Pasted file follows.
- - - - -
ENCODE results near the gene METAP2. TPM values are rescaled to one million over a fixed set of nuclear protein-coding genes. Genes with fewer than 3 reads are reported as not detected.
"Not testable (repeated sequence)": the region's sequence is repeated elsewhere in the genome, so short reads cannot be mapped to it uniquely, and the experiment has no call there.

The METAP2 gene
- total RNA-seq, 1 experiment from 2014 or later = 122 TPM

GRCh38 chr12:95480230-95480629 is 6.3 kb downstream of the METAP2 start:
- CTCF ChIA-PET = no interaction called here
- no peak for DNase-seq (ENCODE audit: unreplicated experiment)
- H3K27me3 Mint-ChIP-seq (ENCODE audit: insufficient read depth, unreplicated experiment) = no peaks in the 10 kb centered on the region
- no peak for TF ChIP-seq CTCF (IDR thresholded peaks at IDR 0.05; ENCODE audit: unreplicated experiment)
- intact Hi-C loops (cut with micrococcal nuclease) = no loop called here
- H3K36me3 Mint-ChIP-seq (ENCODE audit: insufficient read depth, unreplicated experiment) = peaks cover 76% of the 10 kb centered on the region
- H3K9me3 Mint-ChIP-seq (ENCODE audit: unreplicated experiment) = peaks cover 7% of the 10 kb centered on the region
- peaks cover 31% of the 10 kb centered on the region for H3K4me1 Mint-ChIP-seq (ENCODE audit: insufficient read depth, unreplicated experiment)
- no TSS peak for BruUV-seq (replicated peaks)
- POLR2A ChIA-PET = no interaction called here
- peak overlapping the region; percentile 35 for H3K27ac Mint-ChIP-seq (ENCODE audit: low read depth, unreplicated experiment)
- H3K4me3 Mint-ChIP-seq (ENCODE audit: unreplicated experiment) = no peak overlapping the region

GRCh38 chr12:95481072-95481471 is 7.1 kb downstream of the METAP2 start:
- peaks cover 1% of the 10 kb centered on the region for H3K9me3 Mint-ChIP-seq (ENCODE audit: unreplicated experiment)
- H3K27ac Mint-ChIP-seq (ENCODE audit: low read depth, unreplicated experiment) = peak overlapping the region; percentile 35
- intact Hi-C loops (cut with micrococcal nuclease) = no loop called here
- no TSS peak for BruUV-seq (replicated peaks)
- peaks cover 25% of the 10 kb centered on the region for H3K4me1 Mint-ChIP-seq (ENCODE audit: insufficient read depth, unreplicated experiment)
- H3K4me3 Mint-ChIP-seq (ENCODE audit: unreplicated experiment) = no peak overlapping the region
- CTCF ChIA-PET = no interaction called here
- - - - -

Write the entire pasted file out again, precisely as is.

ENCODE results near the gene METAP2. TPM values are rescaled to one million over a fixed set of nuclear protein-coding genes. Genes with fewer than 3 reads are reported as not detected.
"Not testable (repeated sequence)": the region's sequence is repeated elsewhere in the genome, so short reads cannot be mapped to it uniquely, and the experiment has no call there.

The METAP2 gene
- total RNA-seq, 1 experiment from 2014 or later = 122 TPM

GRCh38 chr12:95480230-95480629 is 6.3 kb downstream of the METAP2 start:
- CTCF ChIA-PET = no interaction called here
- no peak for DNase-seq (ENCODE audit: unreplicated experiment)
- H3K27me3 Mint-ChIP-seq (ENCODE audit: insufficient read depth, unreplicated experiment) = no peaks in the 10 kb centered on the region
- no peak for TF ChIP-seq CTCF (IDR thresholded peaks at IDR 0.05; ENCODE audit: unreplicated experiment)
- intact Hi-C loops (cut with micrococcal nuclease) = no loop called here
- H3K36me3 Mint-ChIP-seq (ENCODE audit: insufficient read depth, unreplicated experiment) = peaks cover 76% of the 10 kb centered on the region
- H3K9me3 Mint-ChIP-seq (ENCODE audit: unreplicated experiment) = peaks cover 7% of the 10 kb centered on the region
- peaks cover 31% of the 10 kb centered on the region for H3K4me1 Mint-ChIP-seq (ENCODE audit: insufficient read depth, unreplicated experiment)
- no TSS peak for BruUV-seq (replicated peaks)
- POLR2A ChIA-PET = no interaction called here
- peak overlapping the region; percentile 35 for H3K27ac Mint-ChIP-seq (ENCODE audit: low read depth, unreplicated experiment)
- H3K4me3 Mint-ChIP-seq (ENCODE audit: unreplicated experiment) = no peak overlapping the region

GRCh38 chr12:95481072-95481471 is 7.1 kb downstream of the METAP2 start:
- peaks cover 1% of the 10 kb centered on the region for H3K9me3 Mint-ChIP-seq (ENCODE audit: unreplicated experiment)
- H3K27ac Mint-ChIP-seq (ENCODE audit: low read depth, unreplicated experiment) = peak overlapping the region; percentile 35
- intact Hi-C loops (cut with micrococcal nuclease) = no loop called here
- no TSS peak for BruUV-seq (replicated peaks)
- peaks cover 25% of the 10 kb centered on the region for H3K4me1 Mint-ChIP-seq (ENCODE audit: insufficient read depth, unreplicated experiment)
- H3K4me3 Mint-ChIP-seq (ENCODE audit: unreplicated experiment) = no peak overlapping the region
- CTCF ChIA-PET = no interaction called here